Optimize slow databases with Amazon Aurora
SPL-252 - Version 1.0.0
The lab dataset is being provided to you by permission of IMDb (Internet Movie Database) and is subject to the terms of the AWS Digital Training Agreement (available at https://aws.amazon.com/training/digital-training-agreement). You are expressly prohibited from copying, modifying, selling, exporting, or using this dataset in any way other than for the purpose of completing this lab.
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You started a small crowdsourcing platform and built a portfolio of mobile and web applications that enables consumers to produce content based on current events. Initially, you used a MySQL database running on an Amazon EC2 instance to underpin your applications. As business grew, you started looking for a more scalable solution to manage your database requirements and handle a few challenges you experienced while hosting the database. After analyzing the market offerings, you decided to use Amazon Aurora for your growing workloads.
During the development of the new application, you noticed poor performance when retrieving data from the Aurora database. You suspect the issue may be related to poor query design. You will use different tools in Amazon Aurora to find the problematic queries and optimize the queries.
Amazon Aurora is a MySQL- and PostgreSQL-compatible relational database engine built for the cloud. Aurora is fully managed by Amazon Relational Database Service (Amazon RDS), which automates time-consuming administration tasks like hardware provisioning, database setup, patching, and backups. Aurora is built on a modern, purpose-built distributed storage system. All data is distributed in three different AWS Availability Zones, across hundreds of storage nodes, with two copies per zone. The Aurora MySQL- and PostgreSQL-compatible database engines are customized to take advantage of the fast distributed storage.
In this lab, you will use the IMDb dataset to test the Amazon RDS Aurora cluster. You will use slow query logs and Amazon RDS Performance Insights to evaluate your queries. Then you will fine-tune the query and evalute performance gains. You will also learn to configure auto scaling for read replicas in the Amazon Aurora cluster to mitigate peak load performance impacts. During this activity, you will review different parameters that are available to optimize the database performance for your workload.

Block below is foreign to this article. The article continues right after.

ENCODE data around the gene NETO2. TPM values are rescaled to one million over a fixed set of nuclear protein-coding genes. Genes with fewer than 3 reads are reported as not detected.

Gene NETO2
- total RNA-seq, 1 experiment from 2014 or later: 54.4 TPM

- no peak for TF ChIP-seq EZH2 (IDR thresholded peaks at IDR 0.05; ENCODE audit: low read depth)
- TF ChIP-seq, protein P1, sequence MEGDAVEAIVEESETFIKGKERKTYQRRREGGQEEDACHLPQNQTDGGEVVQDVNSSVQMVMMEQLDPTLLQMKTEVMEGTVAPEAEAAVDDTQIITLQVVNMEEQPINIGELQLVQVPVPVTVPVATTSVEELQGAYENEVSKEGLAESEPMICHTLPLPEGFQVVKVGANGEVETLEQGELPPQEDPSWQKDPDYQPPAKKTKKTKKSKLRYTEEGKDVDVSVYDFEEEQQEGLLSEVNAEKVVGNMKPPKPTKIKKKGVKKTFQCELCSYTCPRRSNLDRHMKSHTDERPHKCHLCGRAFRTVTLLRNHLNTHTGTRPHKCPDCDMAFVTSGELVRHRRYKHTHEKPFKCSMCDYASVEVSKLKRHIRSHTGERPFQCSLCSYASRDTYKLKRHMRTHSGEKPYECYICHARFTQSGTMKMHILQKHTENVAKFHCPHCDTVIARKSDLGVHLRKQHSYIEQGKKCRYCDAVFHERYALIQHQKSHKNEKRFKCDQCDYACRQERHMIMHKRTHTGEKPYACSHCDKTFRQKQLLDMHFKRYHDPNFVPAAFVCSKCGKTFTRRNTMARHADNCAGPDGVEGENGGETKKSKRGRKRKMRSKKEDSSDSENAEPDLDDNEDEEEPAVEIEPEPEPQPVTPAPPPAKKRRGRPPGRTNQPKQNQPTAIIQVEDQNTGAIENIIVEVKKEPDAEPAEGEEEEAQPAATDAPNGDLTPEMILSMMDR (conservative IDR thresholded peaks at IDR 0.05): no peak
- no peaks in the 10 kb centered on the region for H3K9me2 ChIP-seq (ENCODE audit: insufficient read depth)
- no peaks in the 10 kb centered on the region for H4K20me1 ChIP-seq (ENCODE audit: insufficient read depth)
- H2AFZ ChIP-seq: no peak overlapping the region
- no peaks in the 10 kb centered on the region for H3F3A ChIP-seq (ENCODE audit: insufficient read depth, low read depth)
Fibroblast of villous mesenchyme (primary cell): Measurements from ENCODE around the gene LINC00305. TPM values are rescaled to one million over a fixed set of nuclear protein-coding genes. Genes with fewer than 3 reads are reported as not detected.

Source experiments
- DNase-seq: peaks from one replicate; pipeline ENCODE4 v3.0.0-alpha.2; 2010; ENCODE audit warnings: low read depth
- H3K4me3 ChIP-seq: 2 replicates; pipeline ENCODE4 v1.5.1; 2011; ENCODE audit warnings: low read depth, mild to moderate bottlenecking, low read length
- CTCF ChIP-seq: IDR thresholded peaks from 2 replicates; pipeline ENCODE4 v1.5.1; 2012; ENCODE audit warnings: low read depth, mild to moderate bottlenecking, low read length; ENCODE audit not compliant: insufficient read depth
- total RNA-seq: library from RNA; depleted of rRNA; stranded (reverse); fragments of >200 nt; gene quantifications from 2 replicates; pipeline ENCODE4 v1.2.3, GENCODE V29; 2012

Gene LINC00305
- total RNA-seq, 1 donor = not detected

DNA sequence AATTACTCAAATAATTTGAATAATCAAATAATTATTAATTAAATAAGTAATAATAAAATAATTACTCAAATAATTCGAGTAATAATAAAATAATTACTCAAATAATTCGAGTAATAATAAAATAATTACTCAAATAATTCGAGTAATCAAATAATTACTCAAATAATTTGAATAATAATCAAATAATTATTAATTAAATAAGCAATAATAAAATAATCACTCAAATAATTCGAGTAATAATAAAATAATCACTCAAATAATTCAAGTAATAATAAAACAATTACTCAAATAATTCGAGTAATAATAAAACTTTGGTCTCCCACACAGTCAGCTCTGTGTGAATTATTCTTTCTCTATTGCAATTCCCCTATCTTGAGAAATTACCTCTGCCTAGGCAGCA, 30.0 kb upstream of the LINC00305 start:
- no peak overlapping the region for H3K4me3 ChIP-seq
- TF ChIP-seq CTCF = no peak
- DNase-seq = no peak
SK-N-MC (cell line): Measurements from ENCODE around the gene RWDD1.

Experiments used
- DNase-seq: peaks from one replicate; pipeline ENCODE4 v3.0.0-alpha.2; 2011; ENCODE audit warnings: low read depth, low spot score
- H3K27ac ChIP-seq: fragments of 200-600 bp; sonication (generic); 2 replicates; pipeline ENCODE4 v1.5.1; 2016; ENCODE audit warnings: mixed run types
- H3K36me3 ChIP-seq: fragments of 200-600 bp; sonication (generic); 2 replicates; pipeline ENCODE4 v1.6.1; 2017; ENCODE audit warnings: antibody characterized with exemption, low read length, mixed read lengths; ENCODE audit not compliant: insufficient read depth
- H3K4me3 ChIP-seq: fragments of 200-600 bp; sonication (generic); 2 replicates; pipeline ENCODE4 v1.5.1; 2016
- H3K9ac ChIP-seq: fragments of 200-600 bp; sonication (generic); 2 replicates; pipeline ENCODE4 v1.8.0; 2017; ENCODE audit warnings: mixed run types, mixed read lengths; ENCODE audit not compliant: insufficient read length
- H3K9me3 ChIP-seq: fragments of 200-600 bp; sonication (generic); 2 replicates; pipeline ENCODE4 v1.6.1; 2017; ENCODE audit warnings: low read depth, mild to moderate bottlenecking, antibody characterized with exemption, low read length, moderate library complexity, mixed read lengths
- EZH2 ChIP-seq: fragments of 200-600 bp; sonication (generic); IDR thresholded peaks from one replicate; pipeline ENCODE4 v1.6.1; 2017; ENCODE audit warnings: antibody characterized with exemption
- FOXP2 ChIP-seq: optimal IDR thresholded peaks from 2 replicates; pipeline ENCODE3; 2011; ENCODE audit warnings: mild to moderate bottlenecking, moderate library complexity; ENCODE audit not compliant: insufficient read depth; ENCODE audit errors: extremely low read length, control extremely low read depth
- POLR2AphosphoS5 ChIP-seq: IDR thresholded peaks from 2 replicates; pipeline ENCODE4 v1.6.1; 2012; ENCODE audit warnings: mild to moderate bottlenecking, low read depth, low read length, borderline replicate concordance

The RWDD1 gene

After completing this lab, you will be able to:
- Enable slow query logs in Amazon RDS to investigate underperforming MySQL queries
- Investigate performance with Amazon RDS Performance Insights
- Use best practice to optimize MySQL queries
- Use Aurora read replica auto-scaling feature to address the sudden increase in load
This lab requires:
Access to a notebook computer with Wi-Fi and Microsoft Windows, macOS X, or Linux (Ubuntu, SuSE, or Red Hat)
Note The lab environment is not accessible using an iPad or tablet device, but you can use these devices to access the student guide
For Microsoft Windows users: Administrator access to the computer
An internet browser such as Chrome, Firefox, or Internet Explorer 9 (previous versions of Internet Explorer are not supported)
An SSH client such as PuTTY
Familiarity with MySQL database syntax and operation
This lab will require 90 minutes to complete.
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Error : Federated login credentials
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AWS services not used in this lab
AWS services that are not used in this lab are disabled in the lab environment. In addition, the capabilities of the services used in this lab are limited to what the lab requires. Expect errors when accessing other services or performing actions beyond those provided in this lab guide.
The lab environment already includes necessary components, such as Amazon EC2 instances, AWS Identity and Access Management (IAM) roles, and an Amazon Aurora database cluster. The lab contains instructions to review the code, configure the necessary variables, and run the scripts, so that you can set up components when necessary.
The two database instances, reader and writer, are placed in different Availability Zones inside private subnets. Two Amazon EC2 instances are provisioned in a public subnet with access to the internet. One acts as CommandHost and other as a traffic generator. To access the database, you must first connect to the CommandHost, then connect to the database instances via port 3306. The environment also includes an Amazon CloudWatch dashboard with preconfigured widgets.
The following image is a network diagram of the environment:
IMDb Data Overview
The following image displays the schema for the IMDb data you will work with throughout this lab.
- title_display: Records data for each title, assigning each a titleId
- name_facts: Records facts around a person. Assigns a unique nameId to each person
- name_display: Records how a person’s information is displayed. Shares the nameId with name_facts
- name_filmography: Relates a person (nameId) to a title (titleId)
- title_genres: Relates a title (titleId) to genres
- title_crew: Relates a title (titleId) to a person (nameId) and the job held on the crew
- title_cast: Relates the title (titleId) to a person (nameId) and the casting they held
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